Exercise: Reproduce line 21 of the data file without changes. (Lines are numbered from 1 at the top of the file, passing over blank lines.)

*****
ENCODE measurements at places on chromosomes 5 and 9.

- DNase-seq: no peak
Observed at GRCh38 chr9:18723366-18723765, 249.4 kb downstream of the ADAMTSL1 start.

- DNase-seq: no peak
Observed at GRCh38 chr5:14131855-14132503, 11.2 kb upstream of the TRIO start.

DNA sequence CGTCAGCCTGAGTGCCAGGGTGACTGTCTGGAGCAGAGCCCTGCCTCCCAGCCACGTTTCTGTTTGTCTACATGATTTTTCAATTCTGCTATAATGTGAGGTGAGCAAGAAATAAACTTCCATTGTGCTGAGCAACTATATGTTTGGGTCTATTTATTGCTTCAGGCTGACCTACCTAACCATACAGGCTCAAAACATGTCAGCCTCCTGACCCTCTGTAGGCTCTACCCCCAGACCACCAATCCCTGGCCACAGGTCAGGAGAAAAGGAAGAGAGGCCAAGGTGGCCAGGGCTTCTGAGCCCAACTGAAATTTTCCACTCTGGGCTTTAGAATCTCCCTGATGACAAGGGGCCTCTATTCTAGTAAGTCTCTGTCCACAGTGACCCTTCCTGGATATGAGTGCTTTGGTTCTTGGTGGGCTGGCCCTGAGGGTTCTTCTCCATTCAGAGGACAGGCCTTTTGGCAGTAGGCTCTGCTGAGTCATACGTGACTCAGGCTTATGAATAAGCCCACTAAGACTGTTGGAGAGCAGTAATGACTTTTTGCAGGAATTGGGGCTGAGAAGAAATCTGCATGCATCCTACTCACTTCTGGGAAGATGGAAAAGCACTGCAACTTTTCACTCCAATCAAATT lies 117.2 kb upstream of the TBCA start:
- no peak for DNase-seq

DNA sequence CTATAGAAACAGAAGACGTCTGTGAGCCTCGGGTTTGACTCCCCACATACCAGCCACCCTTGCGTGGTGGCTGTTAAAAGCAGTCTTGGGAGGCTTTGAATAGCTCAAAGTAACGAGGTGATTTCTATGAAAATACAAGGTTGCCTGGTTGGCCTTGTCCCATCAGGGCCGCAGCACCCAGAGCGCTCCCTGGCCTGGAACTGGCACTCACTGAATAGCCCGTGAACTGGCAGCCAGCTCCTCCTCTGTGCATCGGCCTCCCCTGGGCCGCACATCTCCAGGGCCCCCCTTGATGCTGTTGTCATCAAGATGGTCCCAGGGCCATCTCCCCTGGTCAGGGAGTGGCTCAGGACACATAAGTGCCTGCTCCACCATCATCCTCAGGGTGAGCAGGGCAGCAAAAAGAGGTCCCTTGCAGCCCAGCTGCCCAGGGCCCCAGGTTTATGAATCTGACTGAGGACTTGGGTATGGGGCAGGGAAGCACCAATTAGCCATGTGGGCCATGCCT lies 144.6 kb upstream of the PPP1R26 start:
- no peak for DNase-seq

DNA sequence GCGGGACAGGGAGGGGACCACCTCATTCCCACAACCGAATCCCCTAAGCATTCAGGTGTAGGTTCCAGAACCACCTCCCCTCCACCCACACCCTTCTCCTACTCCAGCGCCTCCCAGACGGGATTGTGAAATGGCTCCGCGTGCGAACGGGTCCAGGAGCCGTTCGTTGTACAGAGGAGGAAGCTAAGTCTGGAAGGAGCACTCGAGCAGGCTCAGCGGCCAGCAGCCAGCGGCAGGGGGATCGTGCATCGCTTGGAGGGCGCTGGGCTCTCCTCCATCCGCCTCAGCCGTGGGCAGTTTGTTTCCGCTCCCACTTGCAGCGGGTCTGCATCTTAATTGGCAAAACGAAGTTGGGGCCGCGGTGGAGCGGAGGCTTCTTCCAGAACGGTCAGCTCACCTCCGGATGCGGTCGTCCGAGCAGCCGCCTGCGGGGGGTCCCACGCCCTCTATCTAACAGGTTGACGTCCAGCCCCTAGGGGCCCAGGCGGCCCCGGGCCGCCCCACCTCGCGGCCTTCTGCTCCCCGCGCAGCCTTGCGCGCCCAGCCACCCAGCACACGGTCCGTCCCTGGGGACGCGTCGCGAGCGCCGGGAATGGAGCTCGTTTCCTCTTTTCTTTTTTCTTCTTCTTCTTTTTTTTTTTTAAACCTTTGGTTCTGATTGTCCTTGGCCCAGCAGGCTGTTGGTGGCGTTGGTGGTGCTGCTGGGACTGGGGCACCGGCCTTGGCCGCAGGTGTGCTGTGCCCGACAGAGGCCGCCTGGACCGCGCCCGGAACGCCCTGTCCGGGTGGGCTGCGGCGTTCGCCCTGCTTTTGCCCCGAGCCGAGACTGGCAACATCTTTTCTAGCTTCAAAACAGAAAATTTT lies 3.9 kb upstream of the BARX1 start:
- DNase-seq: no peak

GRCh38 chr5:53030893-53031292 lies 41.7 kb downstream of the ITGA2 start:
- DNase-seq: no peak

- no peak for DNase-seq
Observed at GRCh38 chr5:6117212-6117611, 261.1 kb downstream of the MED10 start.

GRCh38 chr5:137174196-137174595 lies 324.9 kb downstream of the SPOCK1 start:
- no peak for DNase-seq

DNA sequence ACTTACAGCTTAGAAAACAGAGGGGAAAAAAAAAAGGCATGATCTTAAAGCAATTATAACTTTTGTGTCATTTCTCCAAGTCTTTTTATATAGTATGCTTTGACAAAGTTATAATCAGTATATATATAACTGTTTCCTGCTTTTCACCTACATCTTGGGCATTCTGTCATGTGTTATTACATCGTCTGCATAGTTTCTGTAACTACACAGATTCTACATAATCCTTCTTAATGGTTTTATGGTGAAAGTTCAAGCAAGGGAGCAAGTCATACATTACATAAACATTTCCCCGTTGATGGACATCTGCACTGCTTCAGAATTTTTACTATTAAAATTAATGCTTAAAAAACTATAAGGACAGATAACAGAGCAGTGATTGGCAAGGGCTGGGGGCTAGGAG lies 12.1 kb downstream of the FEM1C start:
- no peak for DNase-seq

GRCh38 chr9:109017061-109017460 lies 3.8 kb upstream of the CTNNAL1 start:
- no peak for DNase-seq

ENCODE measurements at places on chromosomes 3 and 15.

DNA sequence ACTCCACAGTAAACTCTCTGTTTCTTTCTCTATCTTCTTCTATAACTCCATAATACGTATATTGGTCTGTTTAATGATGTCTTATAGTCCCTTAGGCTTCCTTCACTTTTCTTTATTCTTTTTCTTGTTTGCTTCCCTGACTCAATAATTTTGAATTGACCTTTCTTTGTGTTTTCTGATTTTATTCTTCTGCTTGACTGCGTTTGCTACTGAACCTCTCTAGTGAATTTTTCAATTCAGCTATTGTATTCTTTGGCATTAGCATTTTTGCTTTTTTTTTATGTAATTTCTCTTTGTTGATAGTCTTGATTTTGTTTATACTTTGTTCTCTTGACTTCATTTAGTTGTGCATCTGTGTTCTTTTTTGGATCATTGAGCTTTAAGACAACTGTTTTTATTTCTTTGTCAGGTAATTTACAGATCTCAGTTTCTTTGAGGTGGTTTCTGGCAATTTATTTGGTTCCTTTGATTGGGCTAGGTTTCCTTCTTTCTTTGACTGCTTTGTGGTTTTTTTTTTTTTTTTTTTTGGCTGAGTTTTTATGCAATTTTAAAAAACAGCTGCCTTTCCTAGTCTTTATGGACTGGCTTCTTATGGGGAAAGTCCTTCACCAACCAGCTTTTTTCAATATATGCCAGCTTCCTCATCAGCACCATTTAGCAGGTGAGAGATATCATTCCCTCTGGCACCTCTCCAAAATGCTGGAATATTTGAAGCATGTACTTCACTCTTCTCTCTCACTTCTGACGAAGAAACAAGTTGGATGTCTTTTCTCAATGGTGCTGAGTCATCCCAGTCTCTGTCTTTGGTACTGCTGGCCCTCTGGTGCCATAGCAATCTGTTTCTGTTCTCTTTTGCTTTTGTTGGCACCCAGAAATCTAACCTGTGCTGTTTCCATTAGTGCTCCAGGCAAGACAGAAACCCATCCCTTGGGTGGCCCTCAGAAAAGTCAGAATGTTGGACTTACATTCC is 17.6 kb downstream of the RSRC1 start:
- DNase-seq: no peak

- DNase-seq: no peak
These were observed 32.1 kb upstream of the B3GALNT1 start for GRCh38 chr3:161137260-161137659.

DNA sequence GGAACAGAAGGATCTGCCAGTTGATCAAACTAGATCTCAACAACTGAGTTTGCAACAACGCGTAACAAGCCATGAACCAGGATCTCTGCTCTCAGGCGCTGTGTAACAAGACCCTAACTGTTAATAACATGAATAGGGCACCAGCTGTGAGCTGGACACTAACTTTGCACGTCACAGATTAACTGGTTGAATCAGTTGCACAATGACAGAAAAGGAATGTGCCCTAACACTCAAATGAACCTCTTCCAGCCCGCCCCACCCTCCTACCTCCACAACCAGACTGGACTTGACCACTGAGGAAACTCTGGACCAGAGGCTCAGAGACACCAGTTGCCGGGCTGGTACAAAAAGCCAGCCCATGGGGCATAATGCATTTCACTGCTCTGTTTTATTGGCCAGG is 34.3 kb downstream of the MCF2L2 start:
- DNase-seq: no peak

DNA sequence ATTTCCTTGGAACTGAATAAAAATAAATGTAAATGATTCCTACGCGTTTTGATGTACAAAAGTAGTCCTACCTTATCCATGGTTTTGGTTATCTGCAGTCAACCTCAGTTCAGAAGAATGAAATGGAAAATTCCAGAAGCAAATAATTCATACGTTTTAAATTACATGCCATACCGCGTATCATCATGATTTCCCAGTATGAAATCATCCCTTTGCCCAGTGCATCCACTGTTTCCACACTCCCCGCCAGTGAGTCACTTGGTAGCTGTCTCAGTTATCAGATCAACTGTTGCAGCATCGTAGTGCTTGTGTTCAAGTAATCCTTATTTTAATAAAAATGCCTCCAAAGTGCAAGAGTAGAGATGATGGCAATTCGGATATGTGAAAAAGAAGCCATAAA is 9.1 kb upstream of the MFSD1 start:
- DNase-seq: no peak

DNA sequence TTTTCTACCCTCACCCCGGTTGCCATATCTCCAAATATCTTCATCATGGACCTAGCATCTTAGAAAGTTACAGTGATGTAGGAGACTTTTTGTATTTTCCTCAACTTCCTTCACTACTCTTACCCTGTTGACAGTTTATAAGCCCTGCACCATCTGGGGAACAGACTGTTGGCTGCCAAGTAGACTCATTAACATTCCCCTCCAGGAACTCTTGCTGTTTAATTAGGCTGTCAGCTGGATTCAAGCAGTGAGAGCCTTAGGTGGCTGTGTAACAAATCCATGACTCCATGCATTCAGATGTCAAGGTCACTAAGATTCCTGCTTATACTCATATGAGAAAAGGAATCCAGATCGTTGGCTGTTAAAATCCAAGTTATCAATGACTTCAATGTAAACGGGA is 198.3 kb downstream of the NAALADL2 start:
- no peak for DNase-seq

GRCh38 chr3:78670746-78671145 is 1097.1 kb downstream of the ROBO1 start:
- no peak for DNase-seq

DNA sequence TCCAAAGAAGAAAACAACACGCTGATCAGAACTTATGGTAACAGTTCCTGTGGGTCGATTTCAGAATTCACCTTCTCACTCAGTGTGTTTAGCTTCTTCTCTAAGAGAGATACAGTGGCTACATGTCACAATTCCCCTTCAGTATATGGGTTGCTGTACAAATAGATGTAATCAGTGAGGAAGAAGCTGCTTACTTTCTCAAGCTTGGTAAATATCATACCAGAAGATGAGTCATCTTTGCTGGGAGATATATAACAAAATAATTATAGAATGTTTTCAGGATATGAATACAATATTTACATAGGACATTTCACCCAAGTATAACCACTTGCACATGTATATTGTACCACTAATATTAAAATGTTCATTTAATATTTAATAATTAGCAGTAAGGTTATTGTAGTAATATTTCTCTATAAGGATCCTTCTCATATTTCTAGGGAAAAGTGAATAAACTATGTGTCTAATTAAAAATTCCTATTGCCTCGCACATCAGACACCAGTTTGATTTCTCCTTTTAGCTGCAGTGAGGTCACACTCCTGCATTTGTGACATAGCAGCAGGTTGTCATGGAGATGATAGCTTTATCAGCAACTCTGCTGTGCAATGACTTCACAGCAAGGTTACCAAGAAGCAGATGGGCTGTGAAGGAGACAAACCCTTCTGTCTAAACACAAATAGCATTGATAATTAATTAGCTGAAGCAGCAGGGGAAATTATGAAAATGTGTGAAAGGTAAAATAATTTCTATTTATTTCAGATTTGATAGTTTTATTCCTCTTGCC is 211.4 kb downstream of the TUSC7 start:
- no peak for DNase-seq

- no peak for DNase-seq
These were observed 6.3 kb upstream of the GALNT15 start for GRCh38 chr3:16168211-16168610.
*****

- no peak for DNase-seq